Why they got fired?
Casualty#1: Vice President, Fatoumatta Tambajang
She served as Minister of Health under former president Yahya Jammeh before being sacked in unceremonious fashion. She would later join the United Nations where she worked until retirement. She became a vocal critic of the former president and received credit for cobbling together the political coalition that won elections against Jammeh in the dying days of 2016.
She was named vice president following the defenestration of Jammeh’s regime after a month-long stand off which many blamed her for causing with her unguarded comments about Jammeh in an interview with London’s The Guardian newspaper.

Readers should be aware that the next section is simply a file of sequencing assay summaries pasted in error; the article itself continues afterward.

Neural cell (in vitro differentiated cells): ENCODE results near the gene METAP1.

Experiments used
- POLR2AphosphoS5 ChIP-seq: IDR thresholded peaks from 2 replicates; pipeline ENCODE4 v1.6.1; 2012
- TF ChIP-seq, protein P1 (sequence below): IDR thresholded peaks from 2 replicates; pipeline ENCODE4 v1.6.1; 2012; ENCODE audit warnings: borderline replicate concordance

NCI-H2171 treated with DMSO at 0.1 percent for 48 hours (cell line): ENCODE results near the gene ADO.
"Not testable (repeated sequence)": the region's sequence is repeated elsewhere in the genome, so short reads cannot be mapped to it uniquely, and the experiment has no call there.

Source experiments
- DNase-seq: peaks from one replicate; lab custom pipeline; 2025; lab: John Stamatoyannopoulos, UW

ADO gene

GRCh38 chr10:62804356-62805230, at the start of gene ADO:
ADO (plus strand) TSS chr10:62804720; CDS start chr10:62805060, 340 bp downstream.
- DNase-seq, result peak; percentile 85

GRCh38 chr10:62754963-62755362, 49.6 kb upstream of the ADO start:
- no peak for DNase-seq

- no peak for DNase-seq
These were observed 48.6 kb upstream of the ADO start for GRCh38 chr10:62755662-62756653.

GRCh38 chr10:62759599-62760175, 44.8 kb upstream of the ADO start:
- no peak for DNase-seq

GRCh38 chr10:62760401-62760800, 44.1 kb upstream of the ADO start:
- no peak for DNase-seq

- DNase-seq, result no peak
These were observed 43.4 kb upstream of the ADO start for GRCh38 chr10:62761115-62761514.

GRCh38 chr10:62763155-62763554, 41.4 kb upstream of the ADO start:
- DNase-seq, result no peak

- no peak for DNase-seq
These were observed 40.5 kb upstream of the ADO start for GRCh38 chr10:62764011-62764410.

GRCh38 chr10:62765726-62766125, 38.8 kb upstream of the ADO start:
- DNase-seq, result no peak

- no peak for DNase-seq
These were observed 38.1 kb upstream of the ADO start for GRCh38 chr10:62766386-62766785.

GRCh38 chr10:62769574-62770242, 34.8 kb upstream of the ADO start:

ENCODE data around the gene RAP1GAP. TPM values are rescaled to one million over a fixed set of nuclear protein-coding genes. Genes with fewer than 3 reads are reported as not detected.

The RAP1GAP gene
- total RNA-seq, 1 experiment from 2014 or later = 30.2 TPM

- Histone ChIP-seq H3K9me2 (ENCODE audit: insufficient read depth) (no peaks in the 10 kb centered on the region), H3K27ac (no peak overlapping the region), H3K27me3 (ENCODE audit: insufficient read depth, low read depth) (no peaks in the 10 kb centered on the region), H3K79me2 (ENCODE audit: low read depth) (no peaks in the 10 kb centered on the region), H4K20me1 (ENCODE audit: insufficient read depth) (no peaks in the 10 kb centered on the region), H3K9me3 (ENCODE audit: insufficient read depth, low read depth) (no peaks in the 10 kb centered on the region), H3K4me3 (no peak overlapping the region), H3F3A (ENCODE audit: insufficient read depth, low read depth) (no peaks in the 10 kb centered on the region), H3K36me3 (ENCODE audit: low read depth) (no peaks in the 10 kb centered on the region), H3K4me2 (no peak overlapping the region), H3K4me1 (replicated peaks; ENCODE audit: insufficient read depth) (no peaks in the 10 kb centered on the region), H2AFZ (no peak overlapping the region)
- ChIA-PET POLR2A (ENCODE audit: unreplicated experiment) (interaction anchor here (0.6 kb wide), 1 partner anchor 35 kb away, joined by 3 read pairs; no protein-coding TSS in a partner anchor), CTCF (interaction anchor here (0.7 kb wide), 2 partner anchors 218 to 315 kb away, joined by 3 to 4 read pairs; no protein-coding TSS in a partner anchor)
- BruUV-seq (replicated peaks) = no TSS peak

She seemed to be doing well and her job didn’t seem to be under any threat until recently. She has been accused of using her position to procure jobs for close family members. Her son who was until recently based in the United States was hired for an important position at the OIC Secretariat in Banjul, as The Gambia prepares to host the biggest gathering of Muslim leaders in the world.

Her daughters Naffie Tambajang and Khadija Tambajang, have come under intense public scrutiny for their burgeoning influence in the country. Pictures surfaced online of meetings between Khadija and the first family of Senegal which set tongues wagging.
Then US-based online Freedom Newspaper published a video where she announced her desire to be president of The Gambia someday. Amid increasing calls by the UDP rank and file for her sacking, the publication of the video hammered the final nail into her political coffin.

Casulaty#2: Omar Jallow, Minister of Agriculture